QUODDY VILLAGE, MAINE
Naval Construction Training Center / SeaBee Base
Quoddy Village, Maine is a small residential area on the northwestern shore of Moose Island at the northeastern tip of Maine which really means it is at the northeastern tip of the United States. (If you are a bit directionally challenged like me – see the maps below.) Let’s just say that Moose Island is a long way from anywhere and not close to much. Canada is across the bay and the Atlantic Ocean’s waters flow around the island. But trust me – It’s a delightful area and it’s isolation adds to it’s charm.
Quoddy Village, Maine – The Extreme Northeastern U.S.
Located somewhat remotely as it is, people don’t typically just “stop by” Moose Island during their travels. No – if you go to Moose Island and Quoddy Village – it’s because they are your destination and you are willing to go out of your way to get there. So it was for me as I arrived on Moose Island. Having driven from Kansas City, some 1,700 miles to the west, I was on a bit of a personal pilgrimage. My father was in the Navy during World War II. He was a draftsman in the112th Naval Construction Battalion, the Seabees. In 1943 he was assigned to the NCTC (Naval Construction Training Center) at Quoddy for training.
The NCTC was located in what is now, Quoddy Village, After training, the 112th was posted in the Pacific, eventually helping to construct the enormous airfields on the island of Tinian which were used for air services in the Pacific Region including heavy bomber raids. The Tinian airbase grew to be, at the time, the largest airbase in the world with six gigantic 8,500+ foot runways capable of handling the largest of U.S. aircraft including the B-29 “Superfortress.” Tinian became best known as the airbase used by the Enola Gay when it flew it’s nuclear mission to bomb Hiroshima.
The Seabees established their training base at Quoddy Village in 1943. The official name – Camp Lee-Stephenson – honors Lt. Irwin Lee and Lt. George Stephenson, the first two officers of the Civil Engineer Corps killed serving with a Naval Construction Battalion.
Camp Lee-Stephenson was closed in 1946. Not surprisingly, Moose Island and the Quoddy Village area have changed a lot since then The fact that it even existed is not readily obvious to visitors today. As I drove onto Moose Island toward Eastport I was looking for anything related to the Seabee base. I drove and looked, drove and looked. Quite honestly, I saw nothing. Eventually I stopped and asked. (Yes, I’m a guy and I know that sort of violates “the code” – but hey – I was desperate!) Although they couldn’t give me information about a Seabee base, several folks were able to direct me to the area known as Quoddy Village. I had to backtrack – yes, I had already passed it. But with directions I was able to find a small residential area off the main road.
I wandered the small streets of Quoddy Village, wearing my Seabees cap – the one with the “Can Do” logo seen in the image at the top of this article. I saw some old buildings and some newer homes but I really had no idea what I was looking at. But then I had the immense good fortune of encountering Ross, a native of the area. He was driving by, saw my Seabee cap, and immediately turned around and kindly offered his help. He really knows the area and explained the history and showed me sights and places I would have totally missed without his assistance. With his help I explored the locations in the images that follow.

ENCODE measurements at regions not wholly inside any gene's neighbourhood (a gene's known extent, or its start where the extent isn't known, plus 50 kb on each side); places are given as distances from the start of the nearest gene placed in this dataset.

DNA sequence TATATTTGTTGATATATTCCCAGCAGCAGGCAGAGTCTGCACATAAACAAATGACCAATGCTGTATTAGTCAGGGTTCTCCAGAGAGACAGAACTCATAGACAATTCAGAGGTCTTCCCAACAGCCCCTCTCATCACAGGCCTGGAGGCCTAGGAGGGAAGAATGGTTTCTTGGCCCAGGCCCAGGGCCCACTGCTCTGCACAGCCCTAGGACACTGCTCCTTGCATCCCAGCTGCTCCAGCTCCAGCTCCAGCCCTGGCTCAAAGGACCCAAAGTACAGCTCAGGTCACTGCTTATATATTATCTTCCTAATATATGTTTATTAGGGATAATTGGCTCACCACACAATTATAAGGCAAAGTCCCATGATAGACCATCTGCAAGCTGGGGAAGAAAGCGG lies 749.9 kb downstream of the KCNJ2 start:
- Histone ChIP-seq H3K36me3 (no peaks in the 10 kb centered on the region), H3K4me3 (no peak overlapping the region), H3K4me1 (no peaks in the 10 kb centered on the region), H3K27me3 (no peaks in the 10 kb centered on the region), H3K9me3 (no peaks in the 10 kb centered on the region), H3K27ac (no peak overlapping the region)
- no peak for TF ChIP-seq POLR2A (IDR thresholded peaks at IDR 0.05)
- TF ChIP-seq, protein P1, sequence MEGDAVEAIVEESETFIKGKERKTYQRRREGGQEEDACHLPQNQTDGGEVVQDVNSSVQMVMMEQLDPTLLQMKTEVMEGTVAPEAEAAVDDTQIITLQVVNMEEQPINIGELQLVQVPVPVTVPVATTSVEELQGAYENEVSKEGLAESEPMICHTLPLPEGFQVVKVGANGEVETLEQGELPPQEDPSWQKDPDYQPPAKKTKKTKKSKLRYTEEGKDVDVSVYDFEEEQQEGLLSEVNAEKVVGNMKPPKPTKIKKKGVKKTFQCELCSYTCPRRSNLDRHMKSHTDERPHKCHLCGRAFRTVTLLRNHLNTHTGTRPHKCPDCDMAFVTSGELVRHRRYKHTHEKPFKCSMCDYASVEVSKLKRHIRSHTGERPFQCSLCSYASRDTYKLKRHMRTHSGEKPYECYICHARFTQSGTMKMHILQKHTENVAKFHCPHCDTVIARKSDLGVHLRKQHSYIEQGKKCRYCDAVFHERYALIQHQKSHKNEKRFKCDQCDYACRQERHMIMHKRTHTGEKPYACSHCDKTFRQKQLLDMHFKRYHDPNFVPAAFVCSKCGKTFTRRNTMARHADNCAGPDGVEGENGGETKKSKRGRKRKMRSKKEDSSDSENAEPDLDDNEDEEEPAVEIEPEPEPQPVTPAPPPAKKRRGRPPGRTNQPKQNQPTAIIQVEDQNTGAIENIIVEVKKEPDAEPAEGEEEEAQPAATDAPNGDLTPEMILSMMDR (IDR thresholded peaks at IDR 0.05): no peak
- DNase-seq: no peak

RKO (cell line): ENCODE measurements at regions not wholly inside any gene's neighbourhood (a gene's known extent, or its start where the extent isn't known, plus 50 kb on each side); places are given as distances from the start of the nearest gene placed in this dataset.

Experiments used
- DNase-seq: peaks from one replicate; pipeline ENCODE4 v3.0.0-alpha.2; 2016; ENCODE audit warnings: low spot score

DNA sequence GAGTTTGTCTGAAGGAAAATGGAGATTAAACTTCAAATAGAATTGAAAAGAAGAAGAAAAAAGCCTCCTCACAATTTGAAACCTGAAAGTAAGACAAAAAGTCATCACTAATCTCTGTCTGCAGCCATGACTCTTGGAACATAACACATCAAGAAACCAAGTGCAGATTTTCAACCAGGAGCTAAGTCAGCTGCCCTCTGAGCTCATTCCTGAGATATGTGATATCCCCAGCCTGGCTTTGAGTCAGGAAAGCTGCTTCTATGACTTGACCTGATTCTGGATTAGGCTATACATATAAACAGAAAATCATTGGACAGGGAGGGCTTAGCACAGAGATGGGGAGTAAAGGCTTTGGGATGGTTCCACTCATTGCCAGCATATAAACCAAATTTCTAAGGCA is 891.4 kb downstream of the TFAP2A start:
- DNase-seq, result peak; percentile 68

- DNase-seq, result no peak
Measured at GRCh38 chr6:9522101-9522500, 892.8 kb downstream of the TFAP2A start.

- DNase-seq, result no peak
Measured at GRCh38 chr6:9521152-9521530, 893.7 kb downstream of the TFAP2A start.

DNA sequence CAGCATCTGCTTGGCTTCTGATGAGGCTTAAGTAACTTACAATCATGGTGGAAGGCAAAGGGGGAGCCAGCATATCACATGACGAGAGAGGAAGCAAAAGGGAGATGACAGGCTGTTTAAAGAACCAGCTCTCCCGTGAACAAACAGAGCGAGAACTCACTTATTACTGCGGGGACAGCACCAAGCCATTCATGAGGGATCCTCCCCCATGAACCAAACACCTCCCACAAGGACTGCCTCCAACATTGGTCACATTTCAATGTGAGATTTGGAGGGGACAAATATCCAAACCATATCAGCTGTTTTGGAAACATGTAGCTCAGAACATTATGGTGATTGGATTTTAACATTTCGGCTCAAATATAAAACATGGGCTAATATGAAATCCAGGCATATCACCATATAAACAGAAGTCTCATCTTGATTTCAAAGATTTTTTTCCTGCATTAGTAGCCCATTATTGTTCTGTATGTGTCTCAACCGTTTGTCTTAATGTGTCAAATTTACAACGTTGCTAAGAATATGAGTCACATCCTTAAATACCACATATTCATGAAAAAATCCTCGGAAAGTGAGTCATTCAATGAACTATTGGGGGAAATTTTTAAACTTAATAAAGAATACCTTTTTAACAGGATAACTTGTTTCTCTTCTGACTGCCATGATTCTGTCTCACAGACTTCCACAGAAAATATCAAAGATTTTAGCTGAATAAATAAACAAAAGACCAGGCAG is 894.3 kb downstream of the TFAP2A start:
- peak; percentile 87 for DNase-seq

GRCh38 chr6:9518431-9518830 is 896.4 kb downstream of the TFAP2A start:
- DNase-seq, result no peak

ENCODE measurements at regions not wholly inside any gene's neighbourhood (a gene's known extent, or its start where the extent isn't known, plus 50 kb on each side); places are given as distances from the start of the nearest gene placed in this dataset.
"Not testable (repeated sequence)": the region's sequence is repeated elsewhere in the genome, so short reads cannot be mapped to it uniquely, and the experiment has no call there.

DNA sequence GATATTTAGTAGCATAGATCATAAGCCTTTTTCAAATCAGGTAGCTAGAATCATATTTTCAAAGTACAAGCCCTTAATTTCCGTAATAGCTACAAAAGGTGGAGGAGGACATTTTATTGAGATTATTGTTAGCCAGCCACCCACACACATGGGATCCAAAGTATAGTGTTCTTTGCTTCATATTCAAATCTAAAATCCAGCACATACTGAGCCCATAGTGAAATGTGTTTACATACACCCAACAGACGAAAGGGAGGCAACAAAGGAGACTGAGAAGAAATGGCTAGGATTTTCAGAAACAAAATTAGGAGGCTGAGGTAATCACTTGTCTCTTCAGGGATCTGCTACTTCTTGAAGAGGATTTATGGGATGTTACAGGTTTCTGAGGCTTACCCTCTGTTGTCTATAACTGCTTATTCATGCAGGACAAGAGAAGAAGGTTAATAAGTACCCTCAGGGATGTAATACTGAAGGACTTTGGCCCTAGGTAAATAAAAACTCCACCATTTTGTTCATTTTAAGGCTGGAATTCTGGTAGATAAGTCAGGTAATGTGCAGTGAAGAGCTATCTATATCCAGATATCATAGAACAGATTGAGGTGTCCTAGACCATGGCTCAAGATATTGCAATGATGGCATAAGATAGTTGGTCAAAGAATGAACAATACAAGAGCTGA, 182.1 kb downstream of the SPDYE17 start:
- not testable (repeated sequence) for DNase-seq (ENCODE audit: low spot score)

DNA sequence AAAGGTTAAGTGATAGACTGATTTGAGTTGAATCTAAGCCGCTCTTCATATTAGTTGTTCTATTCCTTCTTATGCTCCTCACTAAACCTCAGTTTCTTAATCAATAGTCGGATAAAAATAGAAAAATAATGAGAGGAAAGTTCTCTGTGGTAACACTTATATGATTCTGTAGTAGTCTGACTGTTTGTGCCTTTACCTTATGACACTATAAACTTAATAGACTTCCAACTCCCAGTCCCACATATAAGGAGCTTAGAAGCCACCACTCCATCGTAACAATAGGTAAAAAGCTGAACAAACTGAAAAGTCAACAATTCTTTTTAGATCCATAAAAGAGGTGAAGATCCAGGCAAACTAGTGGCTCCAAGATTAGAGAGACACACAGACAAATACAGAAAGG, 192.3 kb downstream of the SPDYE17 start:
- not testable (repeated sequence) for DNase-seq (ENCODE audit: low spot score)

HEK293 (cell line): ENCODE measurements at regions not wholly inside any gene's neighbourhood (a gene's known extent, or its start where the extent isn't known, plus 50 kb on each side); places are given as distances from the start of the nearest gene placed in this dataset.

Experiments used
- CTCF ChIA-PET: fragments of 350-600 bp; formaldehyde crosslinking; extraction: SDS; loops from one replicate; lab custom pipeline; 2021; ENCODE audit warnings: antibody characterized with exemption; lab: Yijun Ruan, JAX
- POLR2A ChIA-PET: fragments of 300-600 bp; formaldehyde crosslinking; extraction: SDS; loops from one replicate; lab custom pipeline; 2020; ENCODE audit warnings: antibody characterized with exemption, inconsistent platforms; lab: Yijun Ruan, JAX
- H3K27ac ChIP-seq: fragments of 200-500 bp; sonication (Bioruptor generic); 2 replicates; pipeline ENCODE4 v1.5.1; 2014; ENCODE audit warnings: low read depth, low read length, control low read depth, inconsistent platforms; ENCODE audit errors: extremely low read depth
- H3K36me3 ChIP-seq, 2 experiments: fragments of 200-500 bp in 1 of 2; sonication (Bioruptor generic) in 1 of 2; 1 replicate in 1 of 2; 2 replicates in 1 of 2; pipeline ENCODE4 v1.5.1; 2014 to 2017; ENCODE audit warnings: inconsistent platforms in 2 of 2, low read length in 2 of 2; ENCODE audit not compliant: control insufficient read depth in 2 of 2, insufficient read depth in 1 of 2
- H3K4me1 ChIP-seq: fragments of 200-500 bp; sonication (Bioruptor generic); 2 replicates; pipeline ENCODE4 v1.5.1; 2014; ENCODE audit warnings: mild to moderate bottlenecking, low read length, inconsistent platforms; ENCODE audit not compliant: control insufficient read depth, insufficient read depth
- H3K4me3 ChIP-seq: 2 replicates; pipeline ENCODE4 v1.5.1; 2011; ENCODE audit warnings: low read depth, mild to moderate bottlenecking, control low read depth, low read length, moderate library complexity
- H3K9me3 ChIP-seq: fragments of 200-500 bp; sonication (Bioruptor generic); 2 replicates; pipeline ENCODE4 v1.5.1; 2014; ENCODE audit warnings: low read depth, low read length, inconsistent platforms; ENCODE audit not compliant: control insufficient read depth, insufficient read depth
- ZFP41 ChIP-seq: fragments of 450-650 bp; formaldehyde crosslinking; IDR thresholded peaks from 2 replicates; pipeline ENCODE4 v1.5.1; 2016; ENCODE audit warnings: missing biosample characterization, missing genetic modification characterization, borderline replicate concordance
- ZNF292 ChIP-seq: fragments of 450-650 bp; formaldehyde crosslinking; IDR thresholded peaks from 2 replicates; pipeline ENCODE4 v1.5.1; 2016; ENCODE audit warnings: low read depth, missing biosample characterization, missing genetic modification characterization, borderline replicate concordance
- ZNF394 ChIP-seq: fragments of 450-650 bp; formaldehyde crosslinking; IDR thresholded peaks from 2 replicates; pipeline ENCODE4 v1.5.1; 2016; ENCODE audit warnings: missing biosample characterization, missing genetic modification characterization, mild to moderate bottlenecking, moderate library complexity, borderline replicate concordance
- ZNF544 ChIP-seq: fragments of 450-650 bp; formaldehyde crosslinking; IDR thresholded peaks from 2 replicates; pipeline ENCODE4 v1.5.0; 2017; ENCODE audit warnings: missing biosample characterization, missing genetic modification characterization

Camp Lee-Stephenson Memorial Park
Camp Lee-Stephenson Memorial Park, located off the main road to Moose Island, is home to a small memorial to the Seabee base.
Camp Lee-Stephenson Memorial
Camp Memorial Monument
The streets of the camp are named in honor of Seabees who died in service.
Reverse side of memorial – Streets named for the fallen
The original barracks building still stands in Quoddy Village. It is in a bit of disrepair to say the least.
Barracks Building – Front View
Barracks Building – Rear View
Seabee Emblem – Rear of Barracks
The original fire station building
Listing of Fire Alarm Box Locations On Base
The drill hall is the largest building remaining from the base. It has been refurbished and repurposed by the city.
Base Drill Hall
Quoddy Village sits on the shore of Half Moon Cove. It’s a very nice location close to the somewhat larger town of Eastport.
Shoreline of Half Moon Cover
Many single family homes in Quoddy Village were originally built by the Seabees. A variety of the homes have been nicely repaired, refurbished and updated making the village a very nice and tidy residential community.
Moose Island, Eastport and Quoddy Village have been home to some interesting pieces of American History. As is the case with so many locations across the United States, in the years leading up to, including and following World War II, the area contributed to the American war effort. A visit to the region is a bit of a nostalgic step back in time – an especially meaningful journey for those with connections to the Seabee base in Quoddy Village.
Many thanks to my guide, historian and friend Ross for taking the time to help me explore and better understand Camp Lee-Stephenson, NCTC Seabee Base and the Quoddy Village area.
Only after my return to Kansas City did I discover that Ross is the owner / developer of a delightful lodge and retreat adjacent to Quoddy Village – Rossport By The Sea. If you ever visit the Eastport area it looks like a great place to stay. Be sure to give my best to Ross!
Explore The History Of Quoddy Village …….. And Enjoy The Adventure!
© 2017, Bruce W Bean, Ph.D. All rights reserved.